Little Rock has a policy that forbids police officers from shooting into moving vehicles unless the vehicle is heading straight for them or is about to strike other people. And even that policy is sort of absurd because if a car is moving in a certain direction shooting and killing the driver is not going to stop it from moving in that direction, right? But the department has a previous problem with this. There was an officer who had been fired and actually prosecuted — although he was not convicted — for killing a Black teenager by shooting into a moving car. Another officer had just been recently fired for shooting into a moving car. And there have been a lot of other incidents where officers were not disciplined for doing so. And so this is kind of a big deal that’s awaiting Humphrey as soon as he starts.
And he ends up firing this officer, Charles Starks. If you look at the dashcam video of the incident itself, first of all, he starts shooting into the car while he’s standing beside it before there’s really any threat. There was a gun in the car, but it was in the backseat and it wasn’t visible to Starks at the time. He then positioned himself in front of the car and sort of slowly climbs up onto the hood as the car continues to slowly roll forward, and then claimed that he had no choice but to shoot and kill the driver because the driver was driving toward him, trying to strike him with the car.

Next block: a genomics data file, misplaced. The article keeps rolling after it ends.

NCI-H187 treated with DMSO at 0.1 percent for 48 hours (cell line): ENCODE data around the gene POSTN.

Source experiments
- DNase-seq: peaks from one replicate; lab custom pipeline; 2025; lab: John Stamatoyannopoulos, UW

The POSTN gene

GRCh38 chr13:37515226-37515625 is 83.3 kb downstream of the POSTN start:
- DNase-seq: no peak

AG: Yeah, the officer claimed that the driver was cutting the wheel toward him. But the video looks to me like there was no need for the officer to step in front of the car.
RB: And, in fact, the video shows that if Starks was legitimately in fear of his life because the car was moving toward him, it was because he placed himself in front of the car. And there’s a specific policy prohibiting that as well — officers are obligated to position themselves in a safe place.
So Humphrey fires Starks. So you’ve got this reformist Black police chief who within weeks of taking office after being appointed by this reformist Black mayor, fires a white police officer for shooting and killing a Black motorist; the FOP goes crazy, they immediately vow to help Starks get his job back, help him sue the department, the city, over this. It immediately turns a good percentage of the police department, mostly white officers, against Humphrey right from the start. And what it does then from there is it becomes this excuse that officers who have a beef with Humphrey can cite by claiming retaliation when they’re affected by the other reforms that he puts in place.